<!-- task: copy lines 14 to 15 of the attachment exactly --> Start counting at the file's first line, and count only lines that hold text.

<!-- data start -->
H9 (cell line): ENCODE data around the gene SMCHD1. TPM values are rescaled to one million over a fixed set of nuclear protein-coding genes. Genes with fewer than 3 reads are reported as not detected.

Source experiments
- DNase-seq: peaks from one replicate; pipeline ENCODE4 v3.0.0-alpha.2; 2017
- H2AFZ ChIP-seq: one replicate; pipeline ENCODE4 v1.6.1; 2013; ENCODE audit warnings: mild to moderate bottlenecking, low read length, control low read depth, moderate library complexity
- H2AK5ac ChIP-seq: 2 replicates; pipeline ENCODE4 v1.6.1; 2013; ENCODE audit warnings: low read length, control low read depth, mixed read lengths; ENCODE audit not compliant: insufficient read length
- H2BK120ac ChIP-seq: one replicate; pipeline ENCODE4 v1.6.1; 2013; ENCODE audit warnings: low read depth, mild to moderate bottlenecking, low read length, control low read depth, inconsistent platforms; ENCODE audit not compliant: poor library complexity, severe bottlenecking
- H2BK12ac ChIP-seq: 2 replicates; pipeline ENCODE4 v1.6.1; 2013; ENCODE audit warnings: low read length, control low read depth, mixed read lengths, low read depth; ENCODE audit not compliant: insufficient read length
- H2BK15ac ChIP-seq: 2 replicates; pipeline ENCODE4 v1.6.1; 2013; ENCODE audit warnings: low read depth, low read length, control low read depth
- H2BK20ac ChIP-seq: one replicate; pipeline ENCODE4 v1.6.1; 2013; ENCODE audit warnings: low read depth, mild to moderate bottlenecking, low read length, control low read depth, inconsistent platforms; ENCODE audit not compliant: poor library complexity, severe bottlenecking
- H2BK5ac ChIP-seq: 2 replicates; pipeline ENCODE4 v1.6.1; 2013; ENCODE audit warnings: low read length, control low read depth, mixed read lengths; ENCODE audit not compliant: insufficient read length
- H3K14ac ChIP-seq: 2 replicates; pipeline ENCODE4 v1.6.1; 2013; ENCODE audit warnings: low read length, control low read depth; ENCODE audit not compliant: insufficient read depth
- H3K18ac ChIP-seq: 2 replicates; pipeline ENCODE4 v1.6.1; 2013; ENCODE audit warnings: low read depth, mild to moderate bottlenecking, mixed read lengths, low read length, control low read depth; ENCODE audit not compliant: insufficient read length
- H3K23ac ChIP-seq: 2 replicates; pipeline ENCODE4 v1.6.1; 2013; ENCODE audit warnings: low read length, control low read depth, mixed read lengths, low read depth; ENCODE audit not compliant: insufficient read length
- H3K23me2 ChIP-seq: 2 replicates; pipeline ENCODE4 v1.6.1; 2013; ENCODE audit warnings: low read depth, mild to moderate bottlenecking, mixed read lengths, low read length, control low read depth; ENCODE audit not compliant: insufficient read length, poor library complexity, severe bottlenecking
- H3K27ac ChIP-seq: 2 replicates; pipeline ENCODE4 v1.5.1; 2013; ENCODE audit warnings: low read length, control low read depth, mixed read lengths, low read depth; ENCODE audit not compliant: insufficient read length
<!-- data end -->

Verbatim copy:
- H3K23me2 ChIP-seq: 2 replicates; pipeline ENCODE4 v1.6.1; 2013; ENCODE audit warnings: low read depth, mild to moderate bottlenecking, mixed read lengths, low read length, control low read depth; ENCODE audit not compliant: insufficient read length, poor library complexity, severe bottlenecking
- H3K27ac ChIP-seq: 2 replicates; pipeline ENCODE4 v1.5.1; 2013; ENCODE audit warnings: low read length, control low read depth, mixed read lengths, low read depth; ENCODE audit not compliant: insufficient read length